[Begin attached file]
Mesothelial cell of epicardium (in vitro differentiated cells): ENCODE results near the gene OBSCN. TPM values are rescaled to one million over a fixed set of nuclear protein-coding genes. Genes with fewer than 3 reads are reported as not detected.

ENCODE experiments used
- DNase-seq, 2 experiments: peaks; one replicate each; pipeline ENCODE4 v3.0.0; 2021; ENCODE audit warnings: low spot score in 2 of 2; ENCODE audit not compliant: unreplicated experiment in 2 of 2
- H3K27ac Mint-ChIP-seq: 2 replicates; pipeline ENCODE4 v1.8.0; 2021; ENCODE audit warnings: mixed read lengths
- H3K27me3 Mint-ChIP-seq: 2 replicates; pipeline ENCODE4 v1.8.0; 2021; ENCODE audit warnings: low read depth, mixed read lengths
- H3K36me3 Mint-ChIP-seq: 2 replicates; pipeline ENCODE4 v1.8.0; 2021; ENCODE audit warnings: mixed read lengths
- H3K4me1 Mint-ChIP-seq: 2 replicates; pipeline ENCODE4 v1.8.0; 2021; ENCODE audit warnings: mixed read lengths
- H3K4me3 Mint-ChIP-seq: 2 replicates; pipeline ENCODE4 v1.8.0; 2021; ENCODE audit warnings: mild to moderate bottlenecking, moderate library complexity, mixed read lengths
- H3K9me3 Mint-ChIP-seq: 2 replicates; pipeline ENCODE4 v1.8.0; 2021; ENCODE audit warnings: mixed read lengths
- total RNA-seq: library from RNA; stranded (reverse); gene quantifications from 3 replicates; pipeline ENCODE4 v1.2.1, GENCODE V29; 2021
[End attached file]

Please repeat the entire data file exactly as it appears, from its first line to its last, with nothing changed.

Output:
Mesothelial cell of epicardium (in vitro differentiated cells): ENCODE results near the gene OBSCN. TPM values are rescaled to one million over a fixed set of nuclear protein-coding genes. Genes with fewer than 3 reads are reported as not detected.

ENCODE experiments used
- DNase-seq, 2 experiments: peaks; one replicate each; pipeline ENCODE4 v3.0.0; 2021; ENCODE audit warnings: low spot score in 2 of 2; ENCODE audit not compliant: unreplicated experiment in 2 of 2
- H3K27ac Mint-ChIP-seq: 2 replicates; pipeline ENCODE4 v1.8.0; 2021; ENCODE audit warnings: mixed read lengths
- H3K27me3 Mint-ChIP-seq: 2 replicates; pipeline ENCODE4 v1.8.0; 2021; ENCODE audit warnings: low read depth, mixed read lengths
- H3K36me3 Mint-ChIP-seq: 2 replicates; pipeline ENCODE4 v1.8.0; 2021; ENCODE audit warnings: mixed read lengths
- H3K4me1 Mint-ChIP-seq: 2 replicates; pipeline ENCODE4 v1.8.0; 2021; ENCODE audit warnings: mixed read lengths
- H3K4me3 Mint-ChIP-seq: 2 replicates; pipeline ENCODE4 v1.8.0; 2021; ENCODE audit warnings: mild to moderate bottlenecking, moderate library complexity, mixed read lengths
- H3K9me3 Mint-ChIP-seq: 2 replicates; pipeline ENCODE4 v1.8.0; 2021; ENCODE audit warnings: mixed read lengths
- total RNA-seq: library from RNA; stranded (reverse); gene quantifications from 3 replicates; pipeline ENCODE4 v1.2.1, GENCODE V29; 2021